Rory McIlroy has a Lamborghini at home and it looks as though Lee Westwood might need a rocket to pass the Ulsterman and win the inaugural Race to Dubai.

Westwood walked away with a two stroke lead over McIlroy following their fascinating first round battle at the Earth Course in the Dubai World Championship. 

Had it not been for a gutsy back nine by the Irish starlet, he could easily be sleeping on a five shot advantage over the European No 1 in waiting.

The 36-year old Englishman is playing it cool, but he knows that losing sight of the Holywood hotshot in his rear view mirror  might not be all that easy.

A win for either player would give them the European money title and while Westwood carded a six under par 66 to sit a stroke off the lead held by Australian Robert Allenby, McIlroy managed a 68 that was as impressive as it was enthralling.

The young Ulsterman looked likely to be left spluttering in Westwood’s exhaust fumes on several occasions but showed that when the pressure is on, he produces.

Still, he’s green in more ways than one.

While he intended not to watch what Westwood was doing, McIlroy confessed that he found himself mulling over the significance of his stablemate’s every stroke. 

Westwood, needless to say, took the opposite tack.

“I didn't think I would find it as difficult as I did to be honest," McIlroy said. “But that's the way I found it and I thought I dealt pretty well with it.

“Lee's been around a lot longer than me. You want to try and concentrate on the tournament, but at the same time you're seeing what he's doing.

“It will be nice not to play with him tomorrow, just to concentrate fully on my own score and on my own game.

“I think it will be good for both of us not to play together. We're both just trying to win the Dubai World Championship and whatever happens after that then so be it.

“Today almost felt like a last group final round sort of thing. We're the top two in the Race to Dubai and it's hard to get away from that.

“I think the intensity levels have been raised a little but just because there's so much to play for, especially to be the first person to become the champion of the Race to Dubai.”

Did it feel special to Westwood? "No it didn't," said the 36-year-old, who has finished in the Order of Merit top three on no fewer than five occasions in his career.

"There's a long way to go and a lot of water to go under the bridge before we get to Sunday.

"You're going to have to play well to get into contention on Sunday, so to be bothered about anything on the first tee on a Thursday that concerns anything other than trying to hit it down the middle and get on the green in two to give yourself a birdie chance is irrelevant as far as I'm concerned.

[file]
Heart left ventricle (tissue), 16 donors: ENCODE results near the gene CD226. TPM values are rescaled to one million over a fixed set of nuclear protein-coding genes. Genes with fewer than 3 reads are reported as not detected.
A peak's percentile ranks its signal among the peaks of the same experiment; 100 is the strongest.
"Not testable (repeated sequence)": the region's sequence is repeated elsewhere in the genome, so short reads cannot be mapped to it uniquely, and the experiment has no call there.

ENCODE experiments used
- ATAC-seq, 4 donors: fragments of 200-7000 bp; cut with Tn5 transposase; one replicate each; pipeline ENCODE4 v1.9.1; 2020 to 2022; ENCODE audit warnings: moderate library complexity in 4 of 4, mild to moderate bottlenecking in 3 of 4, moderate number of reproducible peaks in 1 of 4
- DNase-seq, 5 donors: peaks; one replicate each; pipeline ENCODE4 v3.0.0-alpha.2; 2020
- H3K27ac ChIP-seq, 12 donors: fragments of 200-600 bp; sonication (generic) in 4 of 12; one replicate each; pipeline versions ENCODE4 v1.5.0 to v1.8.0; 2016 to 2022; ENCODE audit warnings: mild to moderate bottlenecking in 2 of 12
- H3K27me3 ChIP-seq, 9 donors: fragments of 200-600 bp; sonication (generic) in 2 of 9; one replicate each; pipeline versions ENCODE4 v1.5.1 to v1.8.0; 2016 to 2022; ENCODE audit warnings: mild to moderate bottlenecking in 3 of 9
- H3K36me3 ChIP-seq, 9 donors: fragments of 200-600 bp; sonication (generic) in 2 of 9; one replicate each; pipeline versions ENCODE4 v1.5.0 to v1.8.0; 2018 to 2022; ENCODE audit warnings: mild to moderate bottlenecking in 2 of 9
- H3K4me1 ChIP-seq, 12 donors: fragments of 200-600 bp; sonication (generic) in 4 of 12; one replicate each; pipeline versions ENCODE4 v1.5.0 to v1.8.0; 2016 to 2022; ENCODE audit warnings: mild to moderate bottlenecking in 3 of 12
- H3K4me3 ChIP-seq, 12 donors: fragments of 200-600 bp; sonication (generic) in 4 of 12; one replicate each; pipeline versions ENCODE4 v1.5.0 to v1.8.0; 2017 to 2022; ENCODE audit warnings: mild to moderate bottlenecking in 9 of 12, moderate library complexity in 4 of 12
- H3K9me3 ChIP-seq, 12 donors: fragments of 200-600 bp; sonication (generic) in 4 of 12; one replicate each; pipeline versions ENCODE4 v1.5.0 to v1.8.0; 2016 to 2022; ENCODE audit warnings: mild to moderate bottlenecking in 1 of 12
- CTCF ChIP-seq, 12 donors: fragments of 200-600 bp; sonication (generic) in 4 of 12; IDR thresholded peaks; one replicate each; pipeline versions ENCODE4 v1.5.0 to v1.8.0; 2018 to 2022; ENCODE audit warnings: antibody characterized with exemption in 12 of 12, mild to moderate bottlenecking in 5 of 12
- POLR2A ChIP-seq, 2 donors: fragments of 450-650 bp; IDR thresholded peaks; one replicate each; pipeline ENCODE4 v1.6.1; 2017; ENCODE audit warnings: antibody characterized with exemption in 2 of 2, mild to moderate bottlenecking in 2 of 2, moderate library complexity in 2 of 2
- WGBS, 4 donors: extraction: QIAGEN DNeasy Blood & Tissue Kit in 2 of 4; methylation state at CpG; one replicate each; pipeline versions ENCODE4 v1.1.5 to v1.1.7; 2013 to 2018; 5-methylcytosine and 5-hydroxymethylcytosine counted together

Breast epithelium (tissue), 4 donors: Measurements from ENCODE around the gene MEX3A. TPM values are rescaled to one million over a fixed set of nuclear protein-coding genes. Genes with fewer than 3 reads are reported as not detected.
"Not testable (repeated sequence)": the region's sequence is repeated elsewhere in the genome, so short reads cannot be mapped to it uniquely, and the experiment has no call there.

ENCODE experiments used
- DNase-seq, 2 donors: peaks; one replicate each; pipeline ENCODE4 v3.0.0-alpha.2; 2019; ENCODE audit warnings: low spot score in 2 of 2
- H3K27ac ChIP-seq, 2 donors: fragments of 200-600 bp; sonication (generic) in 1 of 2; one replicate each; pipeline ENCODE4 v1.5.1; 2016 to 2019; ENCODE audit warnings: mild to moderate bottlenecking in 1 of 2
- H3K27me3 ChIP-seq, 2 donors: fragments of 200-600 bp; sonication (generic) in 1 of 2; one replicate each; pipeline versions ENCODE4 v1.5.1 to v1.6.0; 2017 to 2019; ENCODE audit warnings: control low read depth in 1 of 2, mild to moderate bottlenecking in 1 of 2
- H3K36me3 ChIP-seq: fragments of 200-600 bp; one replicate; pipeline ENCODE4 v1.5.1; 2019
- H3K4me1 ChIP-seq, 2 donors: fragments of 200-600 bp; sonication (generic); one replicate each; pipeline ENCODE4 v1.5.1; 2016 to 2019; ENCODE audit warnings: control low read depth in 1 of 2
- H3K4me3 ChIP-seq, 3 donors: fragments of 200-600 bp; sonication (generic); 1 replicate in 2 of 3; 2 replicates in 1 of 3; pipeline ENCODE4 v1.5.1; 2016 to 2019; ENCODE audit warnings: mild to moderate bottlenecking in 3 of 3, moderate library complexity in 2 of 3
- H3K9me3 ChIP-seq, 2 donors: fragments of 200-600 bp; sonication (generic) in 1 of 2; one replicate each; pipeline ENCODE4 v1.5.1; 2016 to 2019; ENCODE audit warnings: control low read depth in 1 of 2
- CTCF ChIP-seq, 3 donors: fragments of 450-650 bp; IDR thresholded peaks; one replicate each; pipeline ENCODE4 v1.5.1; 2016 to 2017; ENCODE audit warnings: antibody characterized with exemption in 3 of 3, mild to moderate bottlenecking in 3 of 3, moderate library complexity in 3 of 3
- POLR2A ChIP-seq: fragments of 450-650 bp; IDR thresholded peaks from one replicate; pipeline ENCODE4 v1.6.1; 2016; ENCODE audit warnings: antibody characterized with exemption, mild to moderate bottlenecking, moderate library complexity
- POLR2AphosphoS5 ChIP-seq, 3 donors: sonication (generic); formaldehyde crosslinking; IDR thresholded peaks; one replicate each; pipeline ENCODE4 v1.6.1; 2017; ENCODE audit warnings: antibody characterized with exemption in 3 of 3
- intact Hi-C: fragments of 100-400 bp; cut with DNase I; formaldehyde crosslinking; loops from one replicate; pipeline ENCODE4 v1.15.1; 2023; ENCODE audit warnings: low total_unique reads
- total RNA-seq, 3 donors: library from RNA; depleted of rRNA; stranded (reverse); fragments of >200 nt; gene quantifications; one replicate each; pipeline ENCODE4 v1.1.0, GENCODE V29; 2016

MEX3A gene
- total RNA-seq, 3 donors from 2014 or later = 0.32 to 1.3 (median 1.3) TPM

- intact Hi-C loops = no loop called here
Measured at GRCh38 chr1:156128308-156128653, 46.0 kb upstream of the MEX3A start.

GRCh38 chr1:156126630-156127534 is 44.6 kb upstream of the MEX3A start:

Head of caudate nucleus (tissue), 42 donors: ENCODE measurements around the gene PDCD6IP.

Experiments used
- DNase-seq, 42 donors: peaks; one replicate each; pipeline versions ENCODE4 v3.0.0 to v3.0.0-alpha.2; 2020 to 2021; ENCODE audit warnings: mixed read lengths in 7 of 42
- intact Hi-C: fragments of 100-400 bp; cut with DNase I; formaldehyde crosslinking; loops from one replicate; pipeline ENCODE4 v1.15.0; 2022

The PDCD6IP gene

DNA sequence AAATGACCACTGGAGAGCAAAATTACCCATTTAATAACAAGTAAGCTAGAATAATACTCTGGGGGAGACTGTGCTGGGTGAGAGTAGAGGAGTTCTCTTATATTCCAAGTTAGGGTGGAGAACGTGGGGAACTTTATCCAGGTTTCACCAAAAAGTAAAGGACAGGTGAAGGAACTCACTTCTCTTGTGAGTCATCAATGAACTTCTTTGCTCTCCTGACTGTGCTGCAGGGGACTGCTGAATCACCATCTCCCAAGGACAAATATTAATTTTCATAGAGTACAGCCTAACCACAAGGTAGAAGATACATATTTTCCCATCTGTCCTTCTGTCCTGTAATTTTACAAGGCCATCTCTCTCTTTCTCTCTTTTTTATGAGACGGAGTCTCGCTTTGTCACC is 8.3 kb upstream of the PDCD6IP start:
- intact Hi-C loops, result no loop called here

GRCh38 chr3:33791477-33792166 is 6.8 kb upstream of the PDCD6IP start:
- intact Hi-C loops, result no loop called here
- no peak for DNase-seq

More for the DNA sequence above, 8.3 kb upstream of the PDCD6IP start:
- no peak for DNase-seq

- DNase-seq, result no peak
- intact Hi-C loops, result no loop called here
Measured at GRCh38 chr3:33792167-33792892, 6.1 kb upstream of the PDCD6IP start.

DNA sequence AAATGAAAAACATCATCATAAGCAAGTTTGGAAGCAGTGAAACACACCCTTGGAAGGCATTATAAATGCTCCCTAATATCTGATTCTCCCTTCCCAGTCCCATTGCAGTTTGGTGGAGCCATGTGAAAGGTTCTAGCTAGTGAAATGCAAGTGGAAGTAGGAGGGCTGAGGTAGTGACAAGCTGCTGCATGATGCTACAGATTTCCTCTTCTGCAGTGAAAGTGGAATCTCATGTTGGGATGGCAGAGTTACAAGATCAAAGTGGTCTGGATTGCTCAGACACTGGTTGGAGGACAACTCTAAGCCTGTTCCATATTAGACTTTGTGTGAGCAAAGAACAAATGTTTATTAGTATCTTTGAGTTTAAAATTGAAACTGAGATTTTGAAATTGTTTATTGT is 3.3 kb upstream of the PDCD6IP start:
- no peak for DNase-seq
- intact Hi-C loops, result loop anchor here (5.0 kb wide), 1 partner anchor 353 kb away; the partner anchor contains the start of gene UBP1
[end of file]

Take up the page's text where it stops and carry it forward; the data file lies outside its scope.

"I looked at the leaderboard and saw Robert Allenby at seven (under). What Rory is doing didn't really have any effect on the way I was thinking."

By the time they reached the ninth, Westwood was two under and McIlroy had to get up and down from sand to go out in level and avoid falling three behind his nearest rival and eight behind the leader.

He did it in style, saving his par at the ninth and then following a birdie at the 11th with a brilliant 20 foot putt for a momentum saving par at the 12th before reeling off three birdies in a row from the 13th

“I could see Allenby miles ahead on six under on the leaderboard, and I knew I had to get going,” McIlroy said of his sand save at the ninth. 

The par save at the 12th was even more crucial. Westwood had a 15 footer for birdie and had McIlroy missed, his stablemate would have had a putt to go five in front of home.

He holed and Westwood missed. Then on the par five 13th, McIlroy birdied with a glorious 47 yard bunker shot that spun back to a few feet whereas Westwood fluffed a pitch from a sandy lie short of the green and three putted for bogey.

In fairness to the Englishman, he bounced back with three birdies of his own and could have shared the lead had he not misread or mishit an eight foot birdie chance at the last after brilliantly clipping a nine iron approach off some wood chippings.

Westwood will be paired with Camilo Villegas in the second round and McIlroy was relieved that he will be out with Johan Edfors in the fifth last match, just ahead of Padraig Harrington, who is also tied for fifth after a 68.

Peter Lawrie and Gareth Maybin shot 71s to share 22nd with Martin Kaymer on one under with Damien McGrane tied 50 after a 74 and Graeme McDowell 56th in the 58 man field after a closing seven gave him a 76.